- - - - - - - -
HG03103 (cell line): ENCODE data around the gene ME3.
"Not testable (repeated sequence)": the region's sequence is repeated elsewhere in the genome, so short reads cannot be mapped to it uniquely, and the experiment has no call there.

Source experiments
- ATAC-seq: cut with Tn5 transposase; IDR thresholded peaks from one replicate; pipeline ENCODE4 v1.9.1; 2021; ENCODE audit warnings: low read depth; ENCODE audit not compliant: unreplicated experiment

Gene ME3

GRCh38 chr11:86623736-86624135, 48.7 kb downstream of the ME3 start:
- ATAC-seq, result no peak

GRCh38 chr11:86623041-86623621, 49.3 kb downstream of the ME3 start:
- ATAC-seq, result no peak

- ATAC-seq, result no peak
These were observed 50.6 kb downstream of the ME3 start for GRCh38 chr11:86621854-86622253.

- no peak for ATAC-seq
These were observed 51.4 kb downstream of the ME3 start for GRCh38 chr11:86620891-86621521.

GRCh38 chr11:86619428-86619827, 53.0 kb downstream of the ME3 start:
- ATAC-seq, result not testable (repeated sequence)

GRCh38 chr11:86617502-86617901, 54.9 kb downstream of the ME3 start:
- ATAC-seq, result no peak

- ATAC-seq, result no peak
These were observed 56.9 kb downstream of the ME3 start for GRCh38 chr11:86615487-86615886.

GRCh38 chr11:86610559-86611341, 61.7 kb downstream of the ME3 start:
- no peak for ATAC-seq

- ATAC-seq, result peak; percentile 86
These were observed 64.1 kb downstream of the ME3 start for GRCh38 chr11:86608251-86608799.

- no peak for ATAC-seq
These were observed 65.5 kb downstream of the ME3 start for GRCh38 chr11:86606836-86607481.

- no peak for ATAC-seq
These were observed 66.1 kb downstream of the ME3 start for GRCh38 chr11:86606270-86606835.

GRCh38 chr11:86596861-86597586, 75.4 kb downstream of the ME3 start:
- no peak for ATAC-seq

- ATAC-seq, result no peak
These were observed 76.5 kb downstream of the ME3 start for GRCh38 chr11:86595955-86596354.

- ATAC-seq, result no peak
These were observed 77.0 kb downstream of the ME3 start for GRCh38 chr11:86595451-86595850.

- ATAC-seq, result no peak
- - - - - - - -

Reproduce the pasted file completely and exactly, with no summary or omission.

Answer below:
HG03103 (cell line): ENCODE data around the gene ME3.
"Not testable (repeated sequence)": the region's sequence is repeated elsewhere in the genome, so short reads cannot be mapped to it uniquely, and the experiment has no call there.

Source experiments
- ATAC-seq: cut with Tn5 transposase; IDR thresholded peaks from one replicate; pipeline ENCODE4 v1.9.1; 2021; ENCODE audit warnings: low read depth; ENCODE audit not compliant: unreplicated experiment

Gene ME3

GRCh38 chr11:86623736-86624135, 48.7 kb downstream of the ME3 start:
- ATAC-seq, result no peak

GRCh38 chr11:86623041-86623621, 49.3 kb downstream of the ME3 start:
- ATAC-seq, result no peak

- ATAC-seq, result no peak
These were observed 50.6 kb downstream of the ME3 start for GRCh38 chr11:86621854-86622253.

- no peak for ATAC-seq
These were observed 51.4 kb downstream of the ME3 start for GRCh38 chr11:86620891-86621521.

GRCh38 chr11:86619428-86619827, 53.0 kb downstream of the ME3 start:
- ATAC-seq, result not testable (repeated sequence)

GRCh38 chr11:86617502-86617901, 54.9 kb downstream of the ME3 start:
- ATAC-seq, result no peak

- ATAC-seq, result no peak
These were observed 56.9 kb downstream of the ME3 start for GRCh38 chr11:86615487-86615886.

GRCh38 chr11:86610559-86611341, 61.7 kb downstream of the ME3 start:
- no peak for ATAC-seq

- ATAC-seq, result peak; percentile 86
These were observed 64.1 kb downstream of the ME3 start for GRCh38 chr11:86608251-86608799.

- no peak for ATAC-seq
These were observed 65.5 kb downstream of the ME3 start for GRCh38 chr11:86606836-86607481.

- no peak for ATAC-seq
These were observed 66.1 kb downstream of the ME3 start for GRCh38 chr11:86606270-86606835.

GRCh38 chr11:86596861-86597586, 75.4 kb downstream of the ME3 start:
- no peak for ATAC-seq

- ATAC-seq, result no peak
These were observed 76.5 kb downstream of the ME3 start for GRCh38 chr11:86595955-86596354.

- ATAC-seq, result no peak
These were observed 77.0 kb downstream of the ME3 start for GRCh38 chr11:86595451-86595850.

- ATAC-seq, result no peak